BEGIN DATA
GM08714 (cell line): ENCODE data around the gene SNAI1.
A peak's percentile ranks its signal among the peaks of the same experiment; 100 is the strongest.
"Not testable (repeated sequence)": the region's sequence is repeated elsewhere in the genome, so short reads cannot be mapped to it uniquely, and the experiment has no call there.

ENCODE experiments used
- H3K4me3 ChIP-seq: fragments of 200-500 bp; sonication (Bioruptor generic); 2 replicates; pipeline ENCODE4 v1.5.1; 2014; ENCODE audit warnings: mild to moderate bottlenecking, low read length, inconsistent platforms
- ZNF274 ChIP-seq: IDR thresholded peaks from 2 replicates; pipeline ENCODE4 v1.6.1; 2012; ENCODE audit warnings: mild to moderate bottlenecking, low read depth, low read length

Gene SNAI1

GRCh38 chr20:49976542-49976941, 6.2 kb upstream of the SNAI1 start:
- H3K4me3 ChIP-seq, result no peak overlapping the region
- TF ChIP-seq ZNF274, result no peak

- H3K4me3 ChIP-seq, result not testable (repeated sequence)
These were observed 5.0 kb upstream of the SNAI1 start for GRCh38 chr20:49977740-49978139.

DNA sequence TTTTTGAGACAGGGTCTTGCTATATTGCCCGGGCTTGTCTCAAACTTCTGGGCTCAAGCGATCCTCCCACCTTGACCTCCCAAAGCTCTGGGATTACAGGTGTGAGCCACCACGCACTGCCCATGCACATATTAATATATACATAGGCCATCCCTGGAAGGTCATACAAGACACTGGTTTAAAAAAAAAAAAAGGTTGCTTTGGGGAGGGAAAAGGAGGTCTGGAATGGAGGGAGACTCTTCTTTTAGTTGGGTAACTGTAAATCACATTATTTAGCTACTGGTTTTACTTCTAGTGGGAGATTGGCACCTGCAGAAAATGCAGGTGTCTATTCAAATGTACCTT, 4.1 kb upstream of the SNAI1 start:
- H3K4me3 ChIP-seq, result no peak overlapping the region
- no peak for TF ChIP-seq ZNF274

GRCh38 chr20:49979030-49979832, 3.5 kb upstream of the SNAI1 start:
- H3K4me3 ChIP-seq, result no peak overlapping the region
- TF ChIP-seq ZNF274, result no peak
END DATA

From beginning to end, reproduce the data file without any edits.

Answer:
GM08714 (cell line): ENCODE data around the gene SNAI1.
A peak's percentile ranks its signal among the peaks of the same experiment; 100 is the strongest.
"Not testable (repeated sequence)": the region's sequence is repeated elsewhere in the genome, so short reads cannot be mapped to it uniquely, and the experiment has no call there.

ENCODE experiments used
- H3K4me3 ChIP-seq: fragments of 200-500 bp; sonication (Bioruptor generic); 2 replicates; pipeline ENCODE4 v1.5.1; 2014; ENCODE audit warnings: mild to moderate bottlenecking, low read length, inconsistent platforms
- ZNF274 ChIP-seq: IDR thresholded peaks from 2 replicates; pipeline ENCODE4 v1.6.1; 2012; ENCODE audit warnings: mild to moderate bottlenecking, low read depth, low read length

Gene SNAI1

GRCh38 chr20:49976542-49976941, 6.2 kb upstream of the SNAI1 start:
- H3K4me3 ChIP-seq, result no peak overlapping the region
- TF ChIP-seq ZNF274, result no peak

- H3K4me3 ChIP-seq, result not testable (repeated sequence)
These were observed 5.0 kb upstream of the SNAI1 start for GRCh38 chr20:49977740-49978139.

DNA sequence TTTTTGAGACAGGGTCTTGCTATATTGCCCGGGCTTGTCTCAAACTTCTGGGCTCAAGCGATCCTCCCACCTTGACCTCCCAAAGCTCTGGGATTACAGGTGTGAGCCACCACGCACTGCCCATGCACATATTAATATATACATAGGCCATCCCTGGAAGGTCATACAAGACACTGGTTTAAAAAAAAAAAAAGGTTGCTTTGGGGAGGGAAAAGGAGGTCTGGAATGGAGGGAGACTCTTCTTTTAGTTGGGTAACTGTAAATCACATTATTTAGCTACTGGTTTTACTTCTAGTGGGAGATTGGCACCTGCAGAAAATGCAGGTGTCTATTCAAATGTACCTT, 4.1 kb upstream of the SNAI1 start:
- H3K4me3 ChIP-seq, result no peak overlapping the region
- no peak for TF ChIP-seq ZNF274

GRCh38 chr20:49979030-49979832, 3.5 kb upstream of the SNAI1 start:
- H3K4me3 ChIP-seq, result no peak overlapping the region
- TF ChIP-seq ZNF274, result no peak